There are two things to keep in mind before talking to the boss. First, bosses don’t have all the answers – they are busy getting results for the organization through you and the rest of the team, all of whom have unique needs and wants, while trying to manage their own careers. Second, it’s important to have the mindset that the path to successful career growth and development where you work now begins with aligning your career aspirations with what the organization needs.
Next, you need to prepare for the conversation before you have it:
Know yourself. Be able to clearly articulate what you want. Have a good, honest understanding of your strengths, skills and motivations. What do you enjoy most, and least, about what you do? When you are the most engaged on the job and getting the best results, what skills are you using? Where do you want to grow next?
Know your organization. Find out that the goals and strategies are for your company, department or team in the next year, or the next 3 years. What needs do they have? What problems can you help them solve?
Own your development. Be open to crafting a variety of ways to build the skills and knowledge you need through experiences (special projects and assignments, secondments, volunteering), exposure (committees, networking, collaborations) and education (courses, webinars, conferences, books). And be open to a variety of options for developing your career: growing in place with new responsibilities, making lateral moves, or even taking a step back.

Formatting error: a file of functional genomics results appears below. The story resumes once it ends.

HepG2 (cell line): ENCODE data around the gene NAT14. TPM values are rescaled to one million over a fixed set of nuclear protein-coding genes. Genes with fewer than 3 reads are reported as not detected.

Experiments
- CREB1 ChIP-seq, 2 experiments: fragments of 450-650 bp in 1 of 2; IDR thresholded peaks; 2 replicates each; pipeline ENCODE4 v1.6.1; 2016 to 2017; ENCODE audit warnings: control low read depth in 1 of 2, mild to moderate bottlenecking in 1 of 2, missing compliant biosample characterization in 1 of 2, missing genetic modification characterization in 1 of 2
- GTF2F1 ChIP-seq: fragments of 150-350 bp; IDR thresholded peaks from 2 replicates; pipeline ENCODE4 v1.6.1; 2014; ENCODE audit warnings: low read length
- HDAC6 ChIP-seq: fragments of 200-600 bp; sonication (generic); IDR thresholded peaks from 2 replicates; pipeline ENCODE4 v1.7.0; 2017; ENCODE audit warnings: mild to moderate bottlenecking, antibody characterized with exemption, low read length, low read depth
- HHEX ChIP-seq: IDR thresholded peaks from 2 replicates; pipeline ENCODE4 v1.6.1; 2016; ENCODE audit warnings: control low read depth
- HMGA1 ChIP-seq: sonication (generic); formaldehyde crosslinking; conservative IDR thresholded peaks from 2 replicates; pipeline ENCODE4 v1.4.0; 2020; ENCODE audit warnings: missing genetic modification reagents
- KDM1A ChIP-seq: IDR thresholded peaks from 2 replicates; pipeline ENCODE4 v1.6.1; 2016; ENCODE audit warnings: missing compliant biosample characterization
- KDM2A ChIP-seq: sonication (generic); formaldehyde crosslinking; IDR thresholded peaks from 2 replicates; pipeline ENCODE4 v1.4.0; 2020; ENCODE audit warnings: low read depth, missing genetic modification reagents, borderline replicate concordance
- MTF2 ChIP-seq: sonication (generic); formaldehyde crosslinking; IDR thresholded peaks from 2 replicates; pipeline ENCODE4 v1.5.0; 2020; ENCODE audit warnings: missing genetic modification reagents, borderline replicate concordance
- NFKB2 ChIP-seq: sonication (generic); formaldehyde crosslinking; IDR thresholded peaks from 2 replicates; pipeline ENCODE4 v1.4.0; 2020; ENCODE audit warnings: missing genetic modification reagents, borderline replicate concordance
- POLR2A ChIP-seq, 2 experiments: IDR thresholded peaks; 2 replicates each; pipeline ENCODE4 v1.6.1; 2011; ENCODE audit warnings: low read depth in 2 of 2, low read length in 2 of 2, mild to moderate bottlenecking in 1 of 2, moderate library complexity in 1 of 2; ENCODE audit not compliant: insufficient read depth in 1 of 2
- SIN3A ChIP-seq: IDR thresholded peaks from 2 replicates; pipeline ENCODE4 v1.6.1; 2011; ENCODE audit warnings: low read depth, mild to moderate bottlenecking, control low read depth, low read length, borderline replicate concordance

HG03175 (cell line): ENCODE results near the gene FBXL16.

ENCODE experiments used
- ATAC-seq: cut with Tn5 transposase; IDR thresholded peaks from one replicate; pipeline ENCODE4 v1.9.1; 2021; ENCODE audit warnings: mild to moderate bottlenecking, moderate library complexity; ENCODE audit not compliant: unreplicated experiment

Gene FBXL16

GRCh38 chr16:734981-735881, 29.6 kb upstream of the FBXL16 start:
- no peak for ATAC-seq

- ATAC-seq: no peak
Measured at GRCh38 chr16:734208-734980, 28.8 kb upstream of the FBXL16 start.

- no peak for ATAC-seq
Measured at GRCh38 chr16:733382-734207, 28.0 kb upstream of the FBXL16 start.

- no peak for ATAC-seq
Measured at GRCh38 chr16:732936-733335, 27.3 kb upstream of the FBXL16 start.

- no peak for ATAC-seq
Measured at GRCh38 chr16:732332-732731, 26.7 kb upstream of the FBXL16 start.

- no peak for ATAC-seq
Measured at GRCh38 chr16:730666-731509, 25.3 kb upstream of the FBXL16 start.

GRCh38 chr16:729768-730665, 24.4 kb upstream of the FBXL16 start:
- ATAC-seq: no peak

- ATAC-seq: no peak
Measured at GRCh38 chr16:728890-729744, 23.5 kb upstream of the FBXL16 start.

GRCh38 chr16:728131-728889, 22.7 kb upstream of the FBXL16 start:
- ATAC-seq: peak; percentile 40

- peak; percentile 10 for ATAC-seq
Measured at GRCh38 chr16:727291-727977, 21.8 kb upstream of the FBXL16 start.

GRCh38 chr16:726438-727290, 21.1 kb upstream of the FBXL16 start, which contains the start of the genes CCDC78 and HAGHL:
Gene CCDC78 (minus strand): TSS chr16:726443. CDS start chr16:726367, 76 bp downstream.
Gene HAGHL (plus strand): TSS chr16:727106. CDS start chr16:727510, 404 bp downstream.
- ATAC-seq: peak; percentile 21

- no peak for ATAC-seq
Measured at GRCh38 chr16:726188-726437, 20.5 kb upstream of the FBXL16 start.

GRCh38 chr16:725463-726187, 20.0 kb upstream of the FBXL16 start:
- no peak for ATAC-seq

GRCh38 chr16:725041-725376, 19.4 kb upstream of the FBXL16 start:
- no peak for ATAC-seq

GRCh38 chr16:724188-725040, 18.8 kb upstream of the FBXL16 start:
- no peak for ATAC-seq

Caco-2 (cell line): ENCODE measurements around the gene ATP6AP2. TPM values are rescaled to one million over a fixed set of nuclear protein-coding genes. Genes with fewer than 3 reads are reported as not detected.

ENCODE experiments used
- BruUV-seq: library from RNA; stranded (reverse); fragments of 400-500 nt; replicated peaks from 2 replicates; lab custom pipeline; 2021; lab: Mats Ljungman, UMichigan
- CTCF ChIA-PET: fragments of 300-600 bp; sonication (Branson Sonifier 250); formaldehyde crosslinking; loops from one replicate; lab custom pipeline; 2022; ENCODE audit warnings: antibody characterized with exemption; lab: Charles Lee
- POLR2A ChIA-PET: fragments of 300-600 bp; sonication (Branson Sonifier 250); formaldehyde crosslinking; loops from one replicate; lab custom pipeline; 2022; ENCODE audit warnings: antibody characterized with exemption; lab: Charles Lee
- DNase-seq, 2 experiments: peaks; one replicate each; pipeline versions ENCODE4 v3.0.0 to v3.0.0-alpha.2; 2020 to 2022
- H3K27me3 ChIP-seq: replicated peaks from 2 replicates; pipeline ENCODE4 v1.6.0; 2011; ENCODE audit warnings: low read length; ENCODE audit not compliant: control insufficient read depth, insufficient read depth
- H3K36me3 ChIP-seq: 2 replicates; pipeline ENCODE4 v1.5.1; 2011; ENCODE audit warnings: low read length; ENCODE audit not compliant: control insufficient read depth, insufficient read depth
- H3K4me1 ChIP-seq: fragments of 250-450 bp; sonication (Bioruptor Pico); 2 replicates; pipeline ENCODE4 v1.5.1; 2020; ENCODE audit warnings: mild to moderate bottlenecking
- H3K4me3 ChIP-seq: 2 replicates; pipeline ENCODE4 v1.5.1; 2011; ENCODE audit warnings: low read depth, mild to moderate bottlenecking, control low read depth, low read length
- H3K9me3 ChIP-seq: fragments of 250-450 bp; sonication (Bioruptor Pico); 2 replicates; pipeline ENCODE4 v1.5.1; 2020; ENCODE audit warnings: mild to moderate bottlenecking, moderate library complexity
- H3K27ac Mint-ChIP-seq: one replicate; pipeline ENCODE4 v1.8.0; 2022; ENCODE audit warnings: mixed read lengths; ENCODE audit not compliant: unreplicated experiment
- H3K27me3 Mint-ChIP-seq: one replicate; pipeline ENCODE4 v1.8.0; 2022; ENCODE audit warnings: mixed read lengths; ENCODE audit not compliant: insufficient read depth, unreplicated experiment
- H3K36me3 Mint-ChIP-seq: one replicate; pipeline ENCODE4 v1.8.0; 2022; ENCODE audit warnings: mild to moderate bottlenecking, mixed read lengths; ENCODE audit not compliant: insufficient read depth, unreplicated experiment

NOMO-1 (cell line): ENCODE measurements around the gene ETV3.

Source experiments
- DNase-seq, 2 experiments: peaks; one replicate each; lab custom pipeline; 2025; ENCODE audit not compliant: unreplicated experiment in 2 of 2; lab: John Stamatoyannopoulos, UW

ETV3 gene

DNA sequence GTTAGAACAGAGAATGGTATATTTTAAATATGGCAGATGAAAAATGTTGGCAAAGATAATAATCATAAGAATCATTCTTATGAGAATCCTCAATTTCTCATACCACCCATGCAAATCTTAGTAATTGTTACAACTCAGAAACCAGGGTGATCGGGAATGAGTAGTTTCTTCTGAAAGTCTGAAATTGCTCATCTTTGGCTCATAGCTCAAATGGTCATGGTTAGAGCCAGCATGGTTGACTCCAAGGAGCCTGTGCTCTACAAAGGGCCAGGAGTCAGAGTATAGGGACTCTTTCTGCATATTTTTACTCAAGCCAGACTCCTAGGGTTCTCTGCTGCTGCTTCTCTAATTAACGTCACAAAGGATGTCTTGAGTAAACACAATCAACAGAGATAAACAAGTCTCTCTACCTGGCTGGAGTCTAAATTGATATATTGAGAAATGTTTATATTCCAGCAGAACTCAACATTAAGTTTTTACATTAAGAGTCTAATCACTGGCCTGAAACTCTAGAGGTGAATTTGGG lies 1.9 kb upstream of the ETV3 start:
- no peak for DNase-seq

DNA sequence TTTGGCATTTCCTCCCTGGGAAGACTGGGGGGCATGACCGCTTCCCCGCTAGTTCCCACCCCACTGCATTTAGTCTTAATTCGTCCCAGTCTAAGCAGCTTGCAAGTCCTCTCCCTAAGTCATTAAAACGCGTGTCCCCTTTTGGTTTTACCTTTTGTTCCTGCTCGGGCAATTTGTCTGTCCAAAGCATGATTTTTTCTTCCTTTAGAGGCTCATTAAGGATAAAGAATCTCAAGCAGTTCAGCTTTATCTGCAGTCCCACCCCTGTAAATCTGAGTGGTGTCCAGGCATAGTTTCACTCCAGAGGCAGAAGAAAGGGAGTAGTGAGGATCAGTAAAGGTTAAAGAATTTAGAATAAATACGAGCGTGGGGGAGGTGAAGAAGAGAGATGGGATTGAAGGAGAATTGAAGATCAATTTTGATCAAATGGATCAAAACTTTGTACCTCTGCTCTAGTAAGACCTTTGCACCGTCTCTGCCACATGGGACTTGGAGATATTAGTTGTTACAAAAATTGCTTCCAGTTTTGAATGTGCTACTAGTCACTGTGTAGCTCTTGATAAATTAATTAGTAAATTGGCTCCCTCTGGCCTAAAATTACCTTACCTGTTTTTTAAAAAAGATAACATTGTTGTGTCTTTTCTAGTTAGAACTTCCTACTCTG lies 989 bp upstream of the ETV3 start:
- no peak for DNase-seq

What kinds of people have the most success changing careers?
In my experience, people who are most successful navigating career growth and change focus on these things:
Purpose. Know your “why”. There are 360 different degrees of direction you can run away from where you are now. You will be happiest and most fulfilled if you figure out which one you want to run toward.
Research. It’s important to do your homework about the career change you want. Research the labour market and the demand for that career. Talk to people in that career to find out what it’s really like, the path they took, and what they’ve learned along the way. Figure out how best to pivot and rebrand yourself and your transferrable skills and experience.
Investment. People save for vacations. They save for retirement. Why not save to invest in a possible career transition? Take advantage of whatever professional development your employer offers, but don’t make the mistake of being limited by it. Be prepared to volunteer, network, take courses on your own, attend conferences, pay for memberships, and invest personal time and money to engineer a change for yourself.
Support. Don’t feel like you have to go it alone. If you are successful at staying connected, you can leverage your network to create your own personal “board of advisors”. You can find a mentor in the area in which you want to redirect your career. You can also hire a coach.
So, tonight when you get home, after you’ve cleaned up the dinner dishes, sorted the laundry, and made the lunches, take time to think about one thing you can do right now, in this season of learning and growth, to focus on you and your career.